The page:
Tiny Tales

Tiny Tale (7)

Welcome again! Today I bring to you another tiny tale – an entire story in but a few words. So put your feet up on the couch and get yourself a coffee and read on!

Today’s tale is called…

Forbidden

Through the veiled cabinet he listened to her woes, wept with her, regretted things as much as she did.

Through his tears his black robe glistened. He was here to pardon her sins….

*****

Do you think these feelings are natural? The feeling of empathy, of wanting to reach out and hold a person’s hand, of wanting to hug someone tight and rid the person of his/her misery? That’s some food for thought. Have a lovely day.

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28 thoughts on “Tiny Tale (7)”

    1. I often wonder why the society evolved over the years to curb natural emotions and in many situations we want to do something but are bound by the rules of the world and avoid it. I wonder if owning up to one’s emotions is a bad thing…I wonder if there was a way to change this. I wonder if it is important to change this.

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      1. I suppose one must find answers that suit oneself and there’s equal number of arguments for right and wrong for any and all of these answers.

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      2. Oh yes, opinions are bound to change over time and sometimes it’s fun to think back to the times when an opinion on something used to be the polar opposite of what it is today 🙂

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      3. I dont need to tell you, Aishwarya, that customs, traditions, societal expectations, professional rules– they all developed for a reason: to guard against the excesses that might result from natural urges, and sometimes to protect innocent persons from predatory behaviors. The problem is, often those very urges result in powerful, positive, and lasting emotional connections. I think a lot of great art (particularly poems, novels, operas) is grounded in that conflict between desire, or as in this case, empathy, and beneficial fulfillment. I have experienced situations that are similar, though not as sacred, and I can tell you that they are unforgettable. They enrich your life if managed with prudence. But they can be destructive too. (Probably I’m taking your story too seriously. The main point is clear– we ought to be able to express natural emotions without being misunderstood or misused.)

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      4. Hello Albert! Thank you for pausing and sharing these thoughts with me.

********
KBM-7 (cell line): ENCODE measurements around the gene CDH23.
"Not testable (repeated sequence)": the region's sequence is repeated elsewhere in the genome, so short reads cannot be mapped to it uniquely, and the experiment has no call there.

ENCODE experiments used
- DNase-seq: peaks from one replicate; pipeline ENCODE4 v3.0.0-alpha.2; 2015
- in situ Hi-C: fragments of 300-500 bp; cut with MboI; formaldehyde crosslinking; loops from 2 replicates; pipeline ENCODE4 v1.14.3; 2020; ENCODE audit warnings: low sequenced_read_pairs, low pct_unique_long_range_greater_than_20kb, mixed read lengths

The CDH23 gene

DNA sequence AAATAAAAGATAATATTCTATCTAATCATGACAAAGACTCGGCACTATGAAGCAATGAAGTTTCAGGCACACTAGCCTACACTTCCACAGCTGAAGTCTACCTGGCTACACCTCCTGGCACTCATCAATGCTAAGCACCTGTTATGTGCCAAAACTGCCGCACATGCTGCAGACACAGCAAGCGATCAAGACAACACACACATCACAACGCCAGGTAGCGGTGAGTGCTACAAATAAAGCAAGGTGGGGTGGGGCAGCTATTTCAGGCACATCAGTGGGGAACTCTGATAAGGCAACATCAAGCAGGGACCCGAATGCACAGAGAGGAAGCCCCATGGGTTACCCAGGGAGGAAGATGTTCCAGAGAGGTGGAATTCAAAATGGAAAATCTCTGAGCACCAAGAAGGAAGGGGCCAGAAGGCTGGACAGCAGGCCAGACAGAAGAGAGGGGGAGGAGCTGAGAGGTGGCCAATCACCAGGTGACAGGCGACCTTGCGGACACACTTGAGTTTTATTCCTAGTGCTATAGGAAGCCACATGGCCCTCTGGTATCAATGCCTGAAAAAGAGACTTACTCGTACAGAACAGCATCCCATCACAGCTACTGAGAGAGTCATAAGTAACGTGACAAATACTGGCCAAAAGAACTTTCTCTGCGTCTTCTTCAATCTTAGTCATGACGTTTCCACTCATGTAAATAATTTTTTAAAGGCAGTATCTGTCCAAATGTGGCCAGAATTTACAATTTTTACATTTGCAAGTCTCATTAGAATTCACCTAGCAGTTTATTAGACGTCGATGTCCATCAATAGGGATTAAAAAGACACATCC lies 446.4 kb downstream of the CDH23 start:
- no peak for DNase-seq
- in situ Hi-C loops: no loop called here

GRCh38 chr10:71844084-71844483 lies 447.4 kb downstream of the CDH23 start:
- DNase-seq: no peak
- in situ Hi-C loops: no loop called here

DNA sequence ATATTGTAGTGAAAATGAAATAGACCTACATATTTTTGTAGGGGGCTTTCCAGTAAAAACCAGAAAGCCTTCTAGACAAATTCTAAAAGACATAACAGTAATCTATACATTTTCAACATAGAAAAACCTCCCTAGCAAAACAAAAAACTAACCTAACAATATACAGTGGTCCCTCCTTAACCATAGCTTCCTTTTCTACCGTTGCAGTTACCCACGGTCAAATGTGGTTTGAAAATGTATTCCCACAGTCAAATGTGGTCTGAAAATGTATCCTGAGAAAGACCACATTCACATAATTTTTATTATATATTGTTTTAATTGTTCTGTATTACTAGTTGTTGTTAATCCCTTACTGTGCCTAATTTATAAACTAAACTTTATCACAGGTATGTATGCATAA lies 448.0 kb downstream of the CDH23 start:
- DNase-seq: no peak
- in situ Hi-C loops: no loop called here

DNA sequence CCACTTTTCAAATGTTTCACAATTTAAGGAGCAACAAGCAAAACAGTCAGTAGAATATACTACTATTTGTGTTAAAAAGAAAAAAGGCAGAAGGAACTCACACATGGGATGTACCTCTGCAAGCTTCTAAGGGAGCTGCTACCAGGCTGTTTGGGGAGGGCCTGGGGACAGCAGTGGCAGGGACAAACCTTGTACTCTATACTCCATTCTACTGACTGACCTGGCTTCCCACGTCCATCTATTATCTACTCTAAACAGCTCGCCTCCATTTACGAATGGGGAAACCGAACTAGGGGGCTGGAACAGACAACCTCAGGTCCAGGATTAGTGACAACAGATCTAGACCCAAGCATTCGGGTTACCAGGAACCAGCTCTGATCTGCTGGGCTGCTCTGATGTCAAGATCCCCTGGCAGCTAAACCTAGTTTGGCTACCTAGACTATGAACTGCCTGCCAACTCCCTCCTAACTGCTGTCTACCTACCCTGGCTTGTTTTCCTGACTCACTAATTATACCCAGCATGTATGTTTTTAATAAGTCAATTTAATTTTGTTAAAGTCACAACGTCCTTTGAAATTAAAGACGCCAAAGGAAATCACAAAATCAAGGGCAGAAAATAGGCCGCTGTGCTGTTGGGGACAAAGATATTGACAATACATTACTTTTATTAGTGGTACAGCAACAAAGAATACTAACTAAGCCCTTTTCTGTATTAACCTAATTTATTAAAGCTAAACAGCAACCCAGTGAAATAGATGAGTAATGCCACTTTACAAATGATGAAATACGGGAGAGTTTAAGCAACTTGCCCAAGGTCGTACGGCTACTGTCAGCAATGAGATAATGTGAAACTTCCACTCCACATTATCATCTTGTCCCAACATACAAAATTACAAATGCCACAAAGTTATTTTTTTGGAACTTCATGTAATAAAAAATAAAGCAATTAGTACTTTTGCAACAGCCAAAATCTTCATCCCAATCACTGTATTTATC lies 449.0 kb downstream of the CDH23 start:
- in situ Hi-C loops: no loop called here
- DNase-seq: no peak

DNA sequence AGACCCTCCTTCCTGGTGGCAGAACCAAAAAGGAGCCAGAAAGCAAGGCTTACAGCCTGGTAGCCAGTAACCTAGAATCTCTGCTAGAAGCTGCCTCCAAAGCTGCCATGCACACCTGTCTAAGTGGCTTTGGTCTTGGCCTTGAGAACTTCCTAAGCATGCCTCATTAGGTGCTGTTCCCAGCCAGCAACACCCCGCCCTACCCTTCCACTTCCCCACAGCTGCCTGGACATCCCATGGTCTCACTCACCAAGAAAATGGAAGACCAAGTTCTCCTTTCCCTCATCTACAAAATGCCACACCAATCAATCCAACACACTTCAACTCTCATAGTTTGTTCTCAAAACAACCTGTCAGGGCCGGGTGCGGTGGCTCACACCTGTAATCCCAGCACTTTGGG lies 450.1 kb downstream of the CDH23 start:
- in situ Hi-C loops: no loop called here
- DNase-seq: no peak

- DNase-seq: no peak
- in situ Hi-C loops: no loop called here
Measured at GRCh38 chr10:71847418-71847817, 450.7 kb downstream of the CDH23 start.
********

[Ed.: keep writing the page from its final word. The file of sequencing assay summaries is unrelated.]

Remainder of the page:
I think you have beautifully put what societal norms are for but also that emotions are only natural and one must own up to them and not feel any guilt in it.

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  1. It’s natural but tricky. Hard I think to ever know what someone else feels, thinks, wants particularly as they are not always straight forward.

    Good to see you are in Scotland. Here in Cornwall the weather is bright and sunny!

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    1. Oh hello! Edinburgh has been treating us to some absolutely stunning weather as well the past few days! 🙂 Good to know it is as amazing in the south.
      And yes, it is hard to discern what a person is thinking or really feeling about something. but I suppose it is only human to have emotions that might not conform to particular norms.

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  2. I do think the feeling is natural, however no one can rid another of their misery. We can only rid ourselves of it and we should. There are too many wondrous, positive things in this world to get bogged down in negative misery. It sounds like she’s in confession at church. Great questions Aishwarya.

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    1. Yes that was the idea – she’s in confession at church and the priest listens to her, is moved by her story and feels empathy and probably affection for her but realized he can’t and shouldn’t have those feelings, that it’s forbidden! And what does one do in that situation? It’s forbidden by the society but affection and empathy are human instincts, aren’t they?

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      1. Ahhh very interesting, this could turn into more posts, perhaps a serial or even a book! Yes affection and empathy are human instincts… I like where you’re going with this.

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      2. Thanks Deb for thinking this could turn into a journey of its own. But tiny tales are attempts at writing stories in as few words as possible so I might not elaborate on this or turn it into anything bigger. I think there’s a beauty in these few words that many large texts may fail to express 🙂

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      3. Yeah I guess it does defeat the purpose of tiny tales! Well you did such an excellent job, I wanted more than a tiny tale!! I think you are right about the beauty in those few words. Sometimes less is more. 🙂

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